I grew up in an era where Cleveland was a punch line, an era punctuated by the Lake Erie it borders on somehow being filled with enough debris to actually catch fire, all the more underscored when its martyred ex-mayor Carl Stokes eventually became a local news anchor in New York. New York in the 70s certainly had its own issues with grime and disgust, but hey, we weren’t Cleveland.
And even though Drew Carey celebrated his hometown with his long-running sitcom whose theme song was the title of this post, Cleveland still was good for a laugh. HOT IN CLEVELAND was an inside joke that reminded Baby Boomers that a more full-figured, middle aged version of Valerie Bertinelli was merely attractive enough to be considered the siren she was as a youth in the Midwest. (forget the fact that her Barbara Cooper character lived in Indianapolis).
Heck, even Lebron James, an Akron native who has arguably done more for the area than anyone else on this planet and indeed gave them their first sports championship in more than 60 years, left twice.
But lately, Cleveland sports are back on a roll, and I’m truly thrilled for its long-suffering yet loyal fans who have dealt with decades of failure and, most recently, the ignominy of its beloved Browns dropping hundreds of millions of guaranteed dollars into the bank account of someone with the moral fiber of Deshaun Watson. Better still, they’ve done so by getting the best of New York in many ways.
The Cavaliers are rebuilding even without James, drafting Evan Mobley in 2021, arguably the best of the Big Three that headlined last year’s NBA draft, and have now followed up by shocking the basketball world with an unexpected trade for Donovan Mitchell, the Utah Jazz star who was all but earmarked for New York and the Knicks. The Knicks balked at the Jazz’ demands for multiple draft pick and talent; the Cavs, with more to spare, actually acquired Mitchell relatively cheaply. They still have far to go, but most NBA pundits believe Mitchell and Mobley could be the cornerstones of a renaissance that will quickly lead them back to the upper reaches of the Eastern Conference.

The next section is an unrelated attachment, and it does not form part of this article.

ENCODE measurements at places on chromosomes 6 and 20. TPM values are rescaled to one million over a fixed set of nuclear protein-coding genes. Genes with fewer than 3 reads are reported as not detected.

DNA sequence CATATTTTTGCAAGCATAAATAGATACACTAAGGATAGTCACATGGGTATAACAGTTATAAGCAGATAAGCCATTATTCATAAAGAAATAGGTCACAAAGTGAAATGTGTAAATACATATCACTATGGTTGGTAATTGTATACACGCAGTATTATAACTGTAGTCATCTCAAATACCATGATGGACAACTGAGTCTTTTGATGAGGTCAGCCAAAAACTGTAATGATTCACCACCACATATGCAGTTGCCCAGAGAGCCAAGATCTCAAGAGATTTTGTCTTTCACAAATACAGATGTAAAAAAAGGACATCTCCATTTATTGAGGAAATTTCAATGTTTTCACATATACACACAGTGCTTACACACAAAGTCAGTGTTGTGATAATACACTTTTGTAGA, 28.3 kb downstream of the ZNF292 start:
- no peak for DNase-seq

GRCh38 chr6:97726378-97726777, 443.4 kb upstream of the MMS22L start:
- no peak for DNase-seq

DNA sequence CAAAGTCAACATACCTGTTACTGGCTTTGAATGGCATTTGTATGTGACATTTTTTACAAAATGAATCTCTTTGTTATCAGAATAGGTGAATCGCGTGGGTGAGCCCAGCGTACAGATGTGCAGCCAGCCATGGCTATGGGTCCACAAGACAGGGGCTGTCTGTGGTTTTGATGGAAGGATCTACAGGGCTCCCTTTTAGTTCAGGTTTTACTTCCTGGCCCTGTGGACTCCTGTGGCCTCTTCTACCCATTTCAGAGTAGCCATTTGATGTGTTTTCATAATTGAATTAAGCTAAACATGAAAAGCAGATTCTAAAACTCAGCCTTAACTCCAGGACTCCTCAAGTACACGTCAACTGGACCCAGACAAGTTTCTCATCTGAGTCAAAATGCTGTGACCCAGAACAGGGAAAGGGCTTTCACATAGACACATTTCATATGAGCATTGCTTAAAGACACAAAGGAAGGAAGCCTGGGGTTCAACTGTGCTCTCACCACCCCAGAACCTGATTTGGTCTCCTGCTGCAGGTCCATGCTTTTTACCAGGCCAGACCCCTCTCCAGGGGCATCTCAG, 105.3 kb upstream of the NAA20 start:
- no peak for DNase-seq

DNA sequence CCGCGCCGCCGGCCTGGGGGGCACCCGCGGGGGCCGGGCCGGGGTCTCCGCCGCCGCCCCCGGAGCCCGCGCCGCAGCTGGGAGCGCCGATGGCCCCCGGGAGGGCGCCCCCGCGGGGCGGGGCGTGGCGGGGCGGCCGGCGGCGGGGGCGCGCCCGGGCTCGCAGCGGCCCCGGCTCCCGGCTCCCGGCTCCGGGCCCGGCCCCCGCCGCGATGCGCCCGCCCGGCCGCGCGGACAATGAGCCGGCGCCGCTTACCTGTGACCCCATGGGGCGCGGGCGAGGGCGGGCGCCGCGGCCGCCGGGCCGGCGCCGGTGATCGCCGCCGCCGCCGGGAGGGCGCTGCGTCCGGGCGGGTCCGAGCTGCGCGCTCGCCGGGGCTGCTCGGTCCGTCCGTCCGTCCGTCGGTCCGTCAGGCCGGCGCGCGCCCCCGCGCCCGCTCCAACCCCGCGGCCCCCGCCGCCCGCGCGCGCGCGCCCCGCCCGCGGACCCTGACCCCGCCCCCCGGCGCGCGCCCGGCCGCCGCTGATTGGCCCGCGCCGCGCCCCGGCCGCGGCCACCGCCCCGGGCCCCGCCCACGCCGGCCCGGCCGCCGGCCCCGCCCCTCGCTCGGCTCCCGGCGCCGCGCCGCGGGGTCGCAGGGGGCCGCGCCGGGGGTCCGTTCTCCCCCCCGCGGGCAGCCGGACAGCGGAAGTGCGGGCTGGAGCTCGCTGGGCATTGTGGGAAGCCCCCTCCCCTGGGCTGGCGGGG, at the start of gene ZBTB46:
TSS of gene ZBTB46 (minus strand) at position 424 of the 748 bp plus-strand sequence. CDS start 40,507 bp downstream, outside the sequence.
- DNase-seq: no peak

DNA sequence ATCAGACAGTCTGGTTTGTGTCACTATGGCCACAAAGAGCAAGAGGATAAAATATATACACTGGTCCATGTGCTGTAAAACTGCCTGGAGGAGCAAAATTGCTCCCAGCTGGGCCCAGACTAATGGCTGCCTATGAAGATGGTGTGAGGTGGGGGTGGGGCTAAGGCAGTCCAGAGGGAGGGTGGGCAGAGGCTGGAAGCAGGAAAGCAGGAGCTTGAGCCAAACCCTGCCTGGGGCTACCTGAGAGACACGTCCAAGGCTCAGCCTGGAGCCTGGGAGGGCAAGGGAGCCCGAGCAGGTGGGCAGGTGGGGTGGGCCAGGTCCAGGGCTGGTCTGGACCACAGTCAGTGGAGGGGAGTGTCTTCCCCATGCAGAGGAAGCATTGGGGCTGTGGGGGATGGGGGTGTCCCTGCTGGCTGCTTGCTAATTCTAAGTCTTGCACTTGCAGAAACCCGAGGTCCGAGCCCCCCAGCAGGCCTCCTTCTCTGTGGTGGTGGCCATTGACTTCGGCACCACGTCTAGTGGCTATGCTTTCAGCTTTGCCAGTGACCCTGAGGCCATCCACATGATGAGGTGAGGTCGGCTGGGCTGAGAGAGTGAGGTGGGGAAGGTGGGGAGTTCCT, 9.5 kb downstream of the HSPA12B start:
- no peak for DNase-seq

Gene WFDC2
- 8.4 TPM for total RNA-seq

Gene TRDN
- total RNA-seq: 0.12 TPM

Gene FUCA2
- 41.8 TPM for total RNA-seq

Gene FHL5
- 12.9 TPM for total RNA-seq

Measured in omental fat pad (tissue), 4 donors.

And the Guardians–well, they are WAY ahead of schedule. The rebranded Indians have gone off on a tear this month, pulling ahead of a mediocre but crowded American League Central division and now have a title within reach. Yesterday and last night, they all but eliminated the Minnesota Twins, who had controlled the division for the earlier part of the year, with a thrilling doubleheader sweep, the finale extending 15 innings, which in the ghost runner era is the equivalent of more than 20. Ending well after midnight, the Gs completed their sweep with a walk-off hit from Amed Rosario, who had as productive a day as anyone in baseball had. The young shortstop, who was a Mets prospect before being the key target when the Indians unloaded the expensive Francisco Lindor (not to mention Carlos Carrasco) in a salary dump, merely went 8-for-13 with 6 RBIs, including a three-run home run earlier in the nightcap.
I’m especially happy for Rosario’s rise, as he was one of my sleeper picks in my fantasy baseball league. Yes, I admit I’m perversely loyal to people with Mets connections; indeed, I have Lindor on my team as well. But yesterday’s performances scored an impressive 17 points and helped vault me from being way out of contention in my semifinal matchup to a seven point lead heading into today’s climactic games. My opponent, a demoralized Twins fan, had the league’s best record, and we both have two pitchers starting today, his on paper better than mine. So heck, yes, I’m rooting like crazy for Rosario to continue his assault on the Twins to perhaps vault me to the finals, and at least a chance at some much-needed cache.
And I love the fact that the Guardians are benefitting from his talents, as well as those of his infield mate Andres Gimenez. And considering Lindor and Carrasco are doing darn well in Flushing as the Mets battle the remaining team that still salutes indigneous people, it’s a win-win for everybody.
And as for the Browns, well, Watson’s suspended for 11 games, and despite having the maligned Jacoby Brissett under center they won their NFL opener last week against the very quarterback they shipped out to make room for Watson, Baker Mayfield. Their “two-headed monster” running back combo of Nick Chubb and Kareem Hunt is as potent as any running game is, and this week they host the Jets in their home opener. And for as long-suffering as Browns fans have been, they have suffered only slightly longer than Jets fans. The Browns have never been to a Super Bowl, and last won an NFL title in 1964, when an eponymous running back named Jim and general manager named Paul were in charge.
But there’s hope for the first time in ages; indeed, a win today would be their first 2-0 start since Bill Belicheck was their coach in the early 90s. And the more they succeed without Watson, the easier it is for the average fan to be on their side.
I suspect Carey and other Clevelanders are wearing their reds, blues, oranges, browns, wine and golds with a bit more pride than usual. It’s still sunny, if not outright hot, in Cleveland today, and there’s a lot of good sports being played on that lakefront. Which, incidentally, ain’t on fire anymore. But their teams are.
Keep rocking, Cleveland.